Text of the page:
Saturday, December 13, 2008

If I Could Talk To TED

Cross-posted to Future Blogger.

In his 2005 book FAB, author Neil Gershenfeld introduced the world to the possibilities of our potential near future.

If I could talk to TED, I would remind them of this and point out that there is likely to be a longish wait for whole-object fabrication technology to be affordable and reliably available to the general public. And, that it isn't really necessary to wait for that happy day either. We humans are long established tool users already, so how unreasonable is it to seek to develop the fab technology to create replacement parts for our existing technology and simply replace the worn bits as necessary? The technology already allows for the used parts to be de-constructed on-site for re-use in later fabrications as well.

If I could talk to TED, I'd remind them that guys like me, in our 50's now, along with our wives and children are the initial target market for this technology to achieve ultimate universal acceptance and application. I would suggest to my fellow TEDsters that a useful mechanism for achieving that goal would be a video campaign that visually demonstrates the technology and its application process to any potential additional user. I would also point out that there is a wide-spread lack of understanding of why adoption of new scientific advances takes so long to come to market; watching as the early attempts fail, and explaining the complexities involved, will be an express objective of this video campaign also, with the eventual objective of showing ultimate success of course.

If I could talk to TED, I would point out that there exists an empty building in Tyler Texas that would be wonderfully suitable for such a long-term effort that is available for lease. A former Walmart store, it already has a heavy maintenance area (the former automotive department) as well as warehouse storage, shipping and receiving facilities in place. An enclosed section of the parking lot (part of the former garden center) allows for long term secure testing of environmental effects on fab'd items and materials as well as extensive interior space for multiple projects to occur simultaneously. The ready availability of cable technology allows for high speed data transfer capability at little expense, so such a site would be suitable for tele-presence research efforts involving Dr. Gershenfeld's MIT lab and others to collaborate on projects at little added expense. Perhaps TED could facilitate developing and coordinating such projects.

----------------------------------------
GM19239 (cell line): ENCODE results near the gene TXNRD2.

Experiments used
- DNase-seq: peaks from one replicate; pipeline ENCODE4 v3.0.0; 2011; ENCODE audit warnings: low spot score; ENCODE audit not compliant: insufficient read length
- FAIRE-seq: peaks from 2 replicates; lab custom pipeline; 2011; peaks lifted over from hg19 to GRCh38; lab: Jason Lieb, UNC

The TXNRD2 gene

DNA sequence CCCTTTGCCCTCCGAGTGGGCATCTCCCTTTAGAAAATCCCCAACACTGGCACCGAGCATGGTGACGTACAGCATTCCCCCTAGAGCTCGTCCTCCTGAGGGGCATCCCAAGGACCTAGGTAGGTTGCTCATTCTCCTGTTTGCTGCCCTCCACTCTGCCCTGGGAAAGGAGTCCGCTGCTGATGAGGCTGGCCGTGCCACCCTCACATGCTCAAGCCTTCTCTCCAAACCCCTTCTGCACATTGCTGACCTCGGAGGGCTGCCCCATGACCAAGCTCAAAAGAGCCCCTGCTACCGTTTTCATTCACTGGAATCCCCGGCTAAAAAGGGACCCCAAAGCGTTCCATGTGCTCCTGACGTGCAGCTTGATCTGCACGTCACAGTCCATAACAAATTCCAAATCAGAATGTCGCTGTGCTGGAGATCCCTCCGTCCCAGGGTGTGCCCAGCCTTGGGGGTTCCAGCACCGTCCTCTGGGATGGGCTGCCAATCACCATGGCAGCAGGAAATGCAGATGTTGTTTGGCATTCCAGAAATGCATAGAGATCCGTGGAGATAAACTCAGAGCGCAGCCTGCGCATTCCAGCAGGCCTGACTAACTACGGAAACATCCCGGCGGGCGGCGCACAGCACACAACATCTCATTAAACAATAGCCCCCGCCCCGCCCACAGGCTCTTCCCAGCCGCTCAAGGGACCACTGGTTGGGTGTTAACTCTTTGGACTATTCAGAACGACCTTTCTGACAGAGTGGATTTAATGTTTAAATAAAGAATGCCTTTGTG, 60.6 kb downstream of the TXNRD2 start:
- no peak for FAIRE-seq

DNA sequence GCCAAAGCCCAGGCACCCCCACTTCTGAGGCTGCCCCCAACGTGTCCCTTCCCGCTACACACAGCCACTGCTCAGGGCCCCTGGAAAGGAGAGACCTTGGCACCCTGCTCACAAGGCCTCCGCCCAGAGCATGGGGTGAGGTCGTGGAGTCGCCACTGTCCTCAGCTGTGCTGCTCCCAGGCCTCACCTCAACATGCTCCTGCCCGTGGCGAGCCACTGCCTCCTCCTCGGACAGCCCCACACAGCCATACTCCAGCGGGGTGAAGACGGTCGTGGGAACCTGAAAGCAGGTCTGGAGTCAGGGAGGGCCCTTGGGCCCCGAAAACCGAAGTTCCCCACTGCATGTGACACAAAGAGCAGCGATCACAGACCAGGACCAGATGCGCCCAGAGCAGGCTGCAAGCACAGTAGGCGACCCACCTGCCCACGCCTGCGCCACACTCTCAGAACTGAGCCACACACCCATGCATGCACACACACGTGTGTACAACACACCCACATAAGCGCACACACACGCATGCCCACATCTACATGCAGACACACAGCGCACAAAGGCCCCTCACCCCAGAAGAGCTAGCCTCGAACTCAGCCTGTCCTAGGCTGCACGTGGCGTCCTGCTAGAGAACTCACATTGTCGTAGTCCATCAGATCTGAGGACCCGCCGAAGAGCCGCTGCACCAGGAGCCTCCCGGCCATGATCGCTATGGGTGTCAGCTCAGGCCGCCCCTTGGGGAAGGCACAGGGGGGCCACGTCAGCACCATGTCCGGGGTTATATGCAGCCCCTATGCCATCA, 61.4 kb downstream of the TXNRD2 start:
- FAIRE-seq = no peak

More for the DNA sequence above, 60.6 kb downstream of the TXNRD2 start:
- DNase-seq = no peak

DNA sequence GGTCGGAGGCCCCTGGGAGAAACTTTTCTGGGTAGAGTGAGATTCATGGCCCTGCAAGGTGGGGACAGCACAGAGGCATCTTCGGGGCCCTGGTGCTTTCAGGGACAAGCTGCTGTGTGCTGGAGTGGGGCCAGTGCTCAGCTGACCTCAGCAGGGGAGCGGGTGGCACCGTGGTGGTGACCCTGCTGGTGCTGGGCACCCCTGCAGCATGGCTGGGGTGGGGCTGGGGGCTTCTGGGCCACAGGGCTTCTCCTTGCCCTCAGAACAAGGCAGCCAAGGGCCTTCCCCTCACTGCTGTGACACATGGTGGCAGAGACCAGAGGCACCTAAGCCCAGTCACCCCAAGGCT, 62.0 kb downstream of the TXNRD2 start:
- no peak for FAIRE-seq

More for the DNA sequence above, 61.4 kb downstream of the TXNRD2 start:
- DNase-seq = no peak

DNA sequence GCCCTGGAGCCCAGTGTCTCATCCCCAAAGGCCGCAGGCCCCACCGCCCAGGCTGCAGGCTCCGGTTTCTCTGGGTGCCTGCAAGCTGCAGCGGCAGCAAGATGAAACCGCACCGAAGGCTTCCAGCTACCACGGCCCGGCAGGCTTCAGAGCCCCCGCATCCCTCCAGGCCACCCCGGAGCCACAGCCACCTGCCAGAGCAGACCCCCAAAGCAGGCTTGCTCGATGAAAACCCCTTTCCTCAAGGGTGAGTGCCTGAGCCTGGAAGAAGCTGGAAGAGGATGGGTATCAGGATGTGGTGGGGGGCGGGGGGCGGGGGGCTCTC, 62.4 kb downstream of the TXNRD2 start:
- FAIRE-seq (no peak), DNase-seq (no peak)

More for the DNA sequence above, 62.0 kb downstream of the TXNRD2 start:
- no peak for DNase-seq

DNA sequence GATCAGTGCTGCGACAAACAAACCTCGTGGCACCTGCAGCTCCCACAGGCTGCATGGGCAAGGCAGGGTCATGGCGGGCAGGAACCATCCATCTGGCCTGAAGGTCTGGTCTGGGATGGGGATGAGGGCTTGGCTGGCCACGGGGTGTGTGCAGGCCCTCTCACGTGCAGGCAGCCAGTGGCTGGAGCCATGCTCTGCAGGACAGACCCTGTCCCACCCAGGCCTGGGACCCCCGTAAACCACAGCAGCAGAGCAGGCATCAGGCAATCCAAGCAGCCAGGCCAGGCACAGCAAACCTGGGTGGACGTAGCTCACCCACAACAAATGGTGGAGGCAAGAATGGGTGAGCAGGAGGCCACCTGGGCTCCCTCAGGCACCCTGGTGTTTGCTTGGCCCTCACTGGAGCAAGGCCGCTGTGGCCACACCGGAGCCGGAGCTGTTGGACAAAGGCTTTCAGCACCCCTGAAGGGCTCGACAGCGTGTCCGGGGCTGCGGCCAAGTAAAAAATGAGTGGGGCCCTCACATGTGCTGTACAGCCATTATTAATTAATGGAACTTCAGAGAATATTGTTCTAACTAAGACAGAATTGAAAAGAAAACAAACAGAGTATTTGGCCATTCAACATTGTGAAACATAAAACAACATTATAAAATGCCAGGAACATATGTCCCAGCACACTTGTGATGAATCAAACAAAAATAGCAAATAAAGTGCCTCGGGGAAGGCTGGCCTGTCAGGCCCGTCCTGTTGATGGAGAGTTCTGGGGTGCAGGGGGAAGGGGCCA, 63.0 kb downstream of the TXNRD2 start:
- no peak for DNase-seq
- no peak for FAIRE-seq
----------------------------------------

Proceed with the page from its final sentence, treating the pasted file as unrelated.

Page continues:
If I could talk to TED, I would point out that this technology will have a profound effect upon existing commercial and social models of human behavior. I would beseech the members of TED to intercede with the Board of Directors of Walmart to facilitate their becoming the corporate sponsor of this effort. Their business model in a future FAB society might be to provide the fab facilities for larger projects than a personal unit could handle as well as downloadable (for a modest fee) specifications for proven items of common usage that individuals might occasionally have need for. Don't want to fab 10 rolls of TP (or whatever) on your personal machine? Go to Walmart and pick up the order you submitted on-line earlier. The possible opportunities for Walmart from such an association are numerous.

If I could talk to TED, I would point out that a potentially decade-long effort could be basically funded for $7 to $8 million with the expectation that much of the capital equipment would be donated and/or secondhand. Three regular employees would be augmented by research students and collaborative corporate sources with only periodic specialty contracted services necessary otherwise. It is specifically stipulated that any expansion beyond the basic video campaign would be financed in full by the expanded effort - indeed, that such a commercialization of the research would explicitly include additional funding for the research project.

If I could talk to TED, I would point out that social change has need for attention to practical necessities as well as high minded ideals. That Vision can't always be focused on the objective if it wishes to overcome the obstacles. That failure along the way to success is a valuable lesson too. That taking the time and making the effort to answer objections in real and demonstrable fashion is also an important part of gaining acceptance of change, which itself is necessary to attaining widespread adoption of desired change. And finally, I would point out the obvious, that the future is coming no matter what we do and ask how much better are we prepared to make it be?

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